C# – Changing the JSON serialization date format

When you serialize a date with System.Text.Json, it uses the standard ISO-8601 date format (ex: “2022-01-31T13:15:05.2151663-05:00”). Internally, it uses the DateTimeConverter class for handling DateTime, which doesn’t give you a way to change the date format.

To change the date format, you have to create a custom converter and pass it in:

using System.Text.Json; var options = new JsonSerializerOptions() { WriteIndented = true }; options.Converters.Add(new CustomDateTimeConverter("yyyy-MM-dd")); var nikolaTesla = new Person() { BirthDate = new DateTime(year: 1856, month: 7, day: 10) }; var json = JsonSerializer.Serialize(nikolaTesla, options); Console.WriteLine(json);
Code language: C# (cs)

Here’s the custom converter class:

using System.Text.Json; using System.Text.Json.Serialization; public class CustomDateTimeConverter : JsonConverter<DateTime> { private readonly string Format; public CustomDateTimeConverter(string format) { Format = format; } public override void Write(Utf8JsonWriter writer, DateTime date, JsonSerializerOptions options) { writer.WriteStringValue(date.ToString(Format)); } public override DateTime Read(ref Utf8JsonReader reader, Type typeToConvert, JsonSerializerOptions options) { return DateTime.ParseExact(reader.GetString(), Format, null); } }
Code language: C# (cs)

Note: If you need to deal with DateTimeOffset as well, you’ll need another custom converter. Consider using JsonConverterFactory in that scenario.

Running the code above generates the following JSON with the custom date format:

{ "BirthDate": "1856-07-10" }
Code language: JSON / JSON with Comments (json)

Newtonsoft – Change date format through settings

It’s much simpler to change the date format when you’re using Newtonsoft. By default, it uses the ISO-8601 date format, but you can change it by setting the DateFormatString setting:

using Newtonsoft.Json; var settings = new JsonSerializerSettings() { DateFormatString = "yyyy-MM-dd" }; var nikolaTesla = new Person() { BirthDate = new DateTime(year: 1856, month: 7, day: 10) }; var json = JsonConvert.SerializeObject(nikolaTesla, Formatting.Indented, settings); Console.WriteLine(json);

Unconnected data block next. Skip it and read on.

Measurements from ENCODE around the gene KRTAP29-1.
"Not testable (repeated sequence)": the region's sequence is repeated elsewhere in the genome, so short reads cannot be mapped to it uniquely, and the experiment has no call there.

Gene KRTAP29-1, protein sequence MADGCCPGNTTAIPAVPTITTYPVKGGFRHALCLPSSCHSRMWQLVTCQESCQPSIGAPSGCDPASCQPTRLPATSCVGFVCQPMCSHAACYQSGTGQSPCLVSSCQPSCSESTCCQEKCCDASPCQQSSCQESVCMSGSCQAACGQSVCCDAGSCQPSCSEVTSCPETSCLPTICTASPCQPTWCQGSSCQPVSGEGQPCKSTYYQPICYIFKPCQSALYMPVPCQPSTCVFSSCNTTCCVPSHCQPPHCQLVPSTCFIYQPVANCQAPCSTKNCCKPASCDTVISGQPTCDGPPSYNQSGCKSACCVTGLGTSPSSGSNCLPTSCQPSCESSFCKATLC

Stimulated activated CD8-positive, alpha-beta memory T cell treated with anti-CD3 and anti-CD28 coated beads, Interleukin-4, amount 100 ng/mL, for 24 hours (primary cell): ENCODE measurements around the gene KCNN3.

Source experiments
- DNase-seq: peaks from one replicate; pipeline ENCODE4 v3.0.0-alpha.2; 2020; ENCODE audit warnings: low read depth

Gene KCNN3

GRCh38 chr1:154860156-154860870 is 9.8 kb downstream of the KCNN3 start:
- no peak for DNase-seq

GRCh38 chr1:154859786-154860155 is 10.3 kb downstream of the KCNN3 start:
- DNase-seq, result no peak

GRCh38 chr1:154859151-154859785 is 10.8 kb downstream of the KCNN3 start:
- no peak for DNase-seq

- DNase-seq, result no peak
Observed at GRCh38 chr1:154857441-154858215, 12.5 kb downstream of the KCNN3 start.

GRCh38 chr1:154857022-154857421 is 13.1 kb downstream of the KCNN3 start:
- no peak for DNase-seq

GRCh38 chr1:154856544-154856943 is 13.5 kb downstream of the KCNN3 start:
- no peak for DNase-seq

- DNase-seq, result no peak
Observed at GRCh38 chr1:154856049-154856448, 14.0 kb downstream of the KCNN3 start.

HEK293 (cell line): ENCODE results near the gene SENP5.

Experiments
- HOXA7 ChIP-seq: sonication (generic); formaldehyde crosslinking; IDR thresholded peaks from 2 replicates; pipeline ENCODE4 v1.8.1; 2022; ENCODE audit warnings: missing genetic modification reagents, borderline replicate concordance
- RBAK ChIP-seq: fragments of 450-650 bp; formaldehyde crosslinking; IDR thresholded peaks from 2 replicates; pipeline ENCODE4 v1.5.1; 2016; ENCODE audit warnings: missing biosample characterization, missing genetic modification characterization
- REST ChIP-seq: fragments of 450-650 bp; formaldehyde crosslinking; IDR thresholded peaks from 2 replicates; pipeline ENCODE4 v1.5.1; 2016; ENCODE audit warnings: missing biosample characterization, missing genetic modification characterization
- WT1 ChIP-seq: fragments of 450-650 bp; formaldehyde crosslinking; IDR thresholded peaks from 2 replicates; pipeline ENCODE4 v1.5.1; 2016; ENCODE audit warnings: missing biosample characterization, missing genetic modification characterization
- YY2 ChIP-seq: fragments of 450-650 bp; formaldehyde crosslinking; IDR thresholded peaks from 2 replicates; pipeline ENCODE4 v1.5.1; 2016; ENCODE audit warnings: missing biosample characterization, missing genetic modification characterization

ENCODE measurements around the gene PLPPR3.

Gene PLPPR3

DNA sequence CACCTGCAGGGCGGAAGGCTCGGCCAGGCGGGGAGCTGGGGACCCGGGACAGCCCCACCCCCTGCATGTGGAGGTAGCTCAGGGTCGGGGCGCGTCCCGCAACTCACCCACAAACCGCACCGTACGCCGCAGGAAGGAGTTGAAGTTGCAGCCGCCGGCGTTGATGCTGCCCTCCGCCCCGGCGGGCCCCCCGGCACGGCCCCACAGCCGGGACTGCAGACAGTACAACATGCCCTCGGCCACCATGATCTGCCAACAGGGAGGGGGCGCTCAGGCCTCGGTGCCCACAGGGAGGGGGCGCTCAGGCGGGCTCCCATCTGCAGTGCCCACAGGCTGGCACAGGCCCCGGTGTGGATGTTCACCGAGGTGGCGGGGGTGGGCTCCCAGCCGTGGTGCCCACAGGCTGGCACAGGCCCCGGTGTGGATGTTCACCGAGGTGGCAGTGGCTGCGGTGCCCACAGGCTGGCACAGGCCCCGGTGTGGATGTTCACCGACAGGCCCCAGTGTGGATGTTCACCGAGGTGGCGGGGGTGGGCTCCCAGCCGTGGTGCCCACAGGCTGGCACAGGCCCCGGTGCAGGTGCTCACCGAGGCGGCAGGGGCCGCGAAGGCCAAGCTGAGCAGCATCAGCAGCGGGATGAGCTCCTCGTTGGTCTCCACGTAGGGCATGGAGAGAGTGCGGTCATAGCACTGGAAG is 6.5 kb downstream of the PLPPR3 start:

Code language: C# (cs)

This outputs the following JSON:

{ "BirthDate": "1856-07-10" }
Code language: JSON / JSON with Comments (json)

Handling DateOnly and TimeOnly

Starting in .NET 7, System.Text.Json supports (de)serialization of DateOnly/TimeOnly properties. Here’s an example:

using System.Text.Json; var activity = new Activity() { Date = new DateOnly(year: 2022, month: 1, day: 31), Time = new TimeOnly(hour: 14, minute: 39) }; var json = JsonSerializer.Serialize(activity, new JsonSerializerOptions() { WriteIndented = true }); Console.WriteLine($"Serialized DateOnly/TimeOnly={json}"); var newActivity = JsonSerializer.Deserialize<Activity>(json); Console.WriteLine($"Deserialized DateOnly={newActivity.Date} TimeOnly={newActivity.Time}");
Code language: C# (cs)

This outputs the following, showing that it properly handles (de)serializing DateOnly/TimeOnly properties:

Serialized DateOnly/TimeOnly={ "Date": "2022-01-31", "Time": "14:39:00" } Deserialized DateOnly=1/31/2022 TimeOnly=2:39 PM
Code language: plaintext (plaintext)

Before .NET 7 – Handling DateOnly/TimeOnly with System.Text.Json custom converters

The DateOnly/TimeOnly types were not initially supported by System.Text.Json when they were introduced in .NET 6. When you tried to use these, you’d get an exception:

System.NotSupportedException: Serialization and deserialization of ‘System.DateOnly’ instances are not supported.

To be able to handle DateOnly and TimeOnly, you’d have to create and use custom converters, like this: